Notes from Nurse Maggie: Holiday Food Safety Tips—food is such a

Notes from Nurse Maggie: Holiday Food Safety Tips—food is such a big part of the
holidays however it can potentially cause illness if not properly handled. The USDA
recommends the following for safe food handling:
1. Always wash your hands with warm water and soap for 20 seconds before
and after handling food
2. Wash food-contact surfaces (cutting boards, dishes, utensils, countertops)
with hot, soapy water after preparing each food item
3. Rinse fruits and vegetables thoroughly under cool running water and use a
produce brush to remove surface dirt
4. Do not rinse raw meat and poultry before cooking in order to avoid
spreading bacteria to areas around the sink and countertops
1. When shopping in the grocery, storing food in the refrigerator at home, or
preparing meals, be sure to keep foods that won’t be cooked separate from
raw eggs, meat, poultry or seafood—and from kitchen utensils used for those
2. Consider using one cutting board only for foods that will be cooked (such as
raw meat, poultry and seafood) and another one for those that will not (such
as raw fruits and vegetables)
3. Do not put cooked meat or other food that is ready to eat on an unwashed
plate that has held any raw eggs, meat, poultry, seafood, or their juices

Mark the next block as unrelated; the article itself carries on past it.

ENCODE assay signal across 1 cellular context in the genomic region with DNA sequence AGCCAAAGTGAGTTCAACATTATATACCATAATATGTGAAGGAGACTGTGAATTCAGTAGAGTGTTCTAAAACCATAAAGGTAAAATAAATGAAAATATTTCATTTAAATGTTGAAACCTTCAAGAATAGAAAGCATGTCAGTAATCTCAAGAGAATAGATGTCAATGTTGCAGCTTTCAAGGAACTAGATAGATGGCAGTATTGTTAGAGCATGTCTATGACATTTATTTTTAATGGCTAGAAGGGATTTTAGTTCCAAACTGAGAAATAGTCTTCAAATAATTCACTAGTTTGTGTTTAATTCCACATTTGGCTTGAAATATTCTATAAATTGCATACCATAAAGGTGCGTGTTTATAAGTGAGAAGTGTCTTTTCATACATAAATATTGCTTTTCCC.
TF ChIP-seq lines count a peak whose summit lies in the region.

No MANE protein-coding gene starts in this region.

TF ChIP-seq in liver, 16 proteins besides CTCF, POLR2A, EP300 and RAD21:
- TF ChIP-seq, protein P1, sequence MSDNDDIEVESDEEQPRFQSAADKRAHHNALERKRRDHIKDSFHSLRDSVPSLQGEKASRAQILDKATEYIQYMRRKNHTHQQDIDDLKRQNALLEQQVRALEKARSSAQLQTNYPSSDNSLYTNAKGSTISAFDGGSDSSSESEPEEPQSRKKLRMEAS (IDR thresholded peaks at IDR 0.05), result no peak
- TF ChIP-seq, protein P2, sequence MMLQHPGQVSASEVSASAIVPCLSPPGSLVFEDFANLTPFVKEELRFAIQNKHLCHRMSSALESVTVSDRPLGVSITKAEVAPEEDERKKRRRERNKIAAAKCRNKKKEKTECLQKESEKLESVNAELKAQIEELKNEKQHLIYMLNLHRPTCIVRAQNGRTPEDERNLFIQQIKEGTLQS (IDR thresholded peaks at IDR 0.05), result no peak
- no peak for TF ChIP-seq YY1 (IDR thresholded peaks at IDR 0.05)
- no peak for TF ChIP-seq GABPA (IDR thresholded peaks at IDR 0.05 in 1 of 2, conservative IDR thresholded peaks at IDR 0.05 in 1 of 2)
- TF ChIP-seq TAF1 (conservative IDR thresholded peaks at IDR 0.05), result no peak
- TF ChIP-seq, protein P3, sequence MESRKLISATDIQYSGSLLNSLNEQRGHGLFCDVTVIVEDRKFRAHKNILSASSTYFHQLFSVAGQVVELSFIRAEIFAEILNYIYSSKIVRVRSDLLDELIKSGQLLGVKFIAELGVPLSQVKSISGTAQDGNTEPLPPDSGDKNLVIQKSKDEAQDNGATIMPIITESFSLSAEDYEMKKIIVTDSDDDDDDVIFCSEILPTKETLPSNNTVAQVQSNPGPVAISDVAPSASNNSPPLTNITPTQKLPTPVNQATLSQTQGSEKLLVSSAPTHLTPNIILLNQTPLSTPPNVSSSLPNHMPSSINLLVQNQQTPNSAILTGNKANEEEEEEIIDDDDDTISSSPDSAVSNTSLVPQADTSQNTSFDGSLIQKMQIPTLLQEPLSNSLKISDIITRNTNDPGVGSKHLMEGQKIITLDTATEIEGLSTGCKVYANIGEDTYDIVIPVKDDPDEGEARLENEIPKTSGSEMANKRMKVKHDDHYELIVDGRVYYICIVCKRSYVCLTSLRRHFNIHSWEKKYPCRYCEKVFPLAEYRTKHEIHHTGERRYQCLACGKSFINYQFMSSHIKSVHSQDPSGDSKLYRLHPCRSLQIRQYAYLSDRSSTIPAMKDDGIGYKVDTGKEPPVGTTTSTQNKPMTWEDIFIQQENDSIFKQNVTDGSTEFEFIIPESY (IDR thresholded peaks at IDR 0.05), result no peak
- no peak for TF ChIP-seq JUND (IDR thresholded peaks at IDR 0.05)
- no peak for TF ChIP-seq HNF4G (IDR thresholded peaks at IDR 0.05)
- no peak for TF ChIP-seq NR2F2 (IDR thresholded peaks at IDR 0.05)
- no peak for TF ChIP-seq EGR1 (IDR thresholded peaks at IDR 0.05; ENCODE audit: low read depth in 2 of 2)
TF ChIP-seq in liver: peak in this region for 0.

1. Use a food thermometer to make sure meat, poultry, and fish are cooked to a
safe internal temperature
2. To check a turkey for safety, inset a food thermometer into the innermost
part of the thigh and wing and the thickest part of the breast. The turkey is
safe when the temperature reaches 165 degrees F. If the turkey is stuffed, the
temperature of the stuffing should be 165 degrees F.
3. Bring sauces, soups, and gravies to a rolling boil when reheating
4. Cook eggs until the yolk and white are firm
5. When making your own eggnog or other recipe calling for raw eggs, use
pasteurized shell eggs, liquid or frozen pasteurized egg products, or
powdered egg whites
6. Don’t eat uncooked cookie dough, which may contain raw eggs
1. Refrigerate leftovers and takeout foods---and any type of food that should be
refrigerated including pie—within two hours
2. Set your refrigerator at or below 40 degrees F and the freezer at 0 degrees F.
Check both periodically with an appliance thermometer
3. Thaw frozen food safely in the refrigerator, under cold running water or in
the microwave—never at room temperature.
4. Cook food thawed in cold water or in the microwave immediately
5. Leftovers should be used within three to four days, unless frozen. Remember:
When in doubt, throw it out!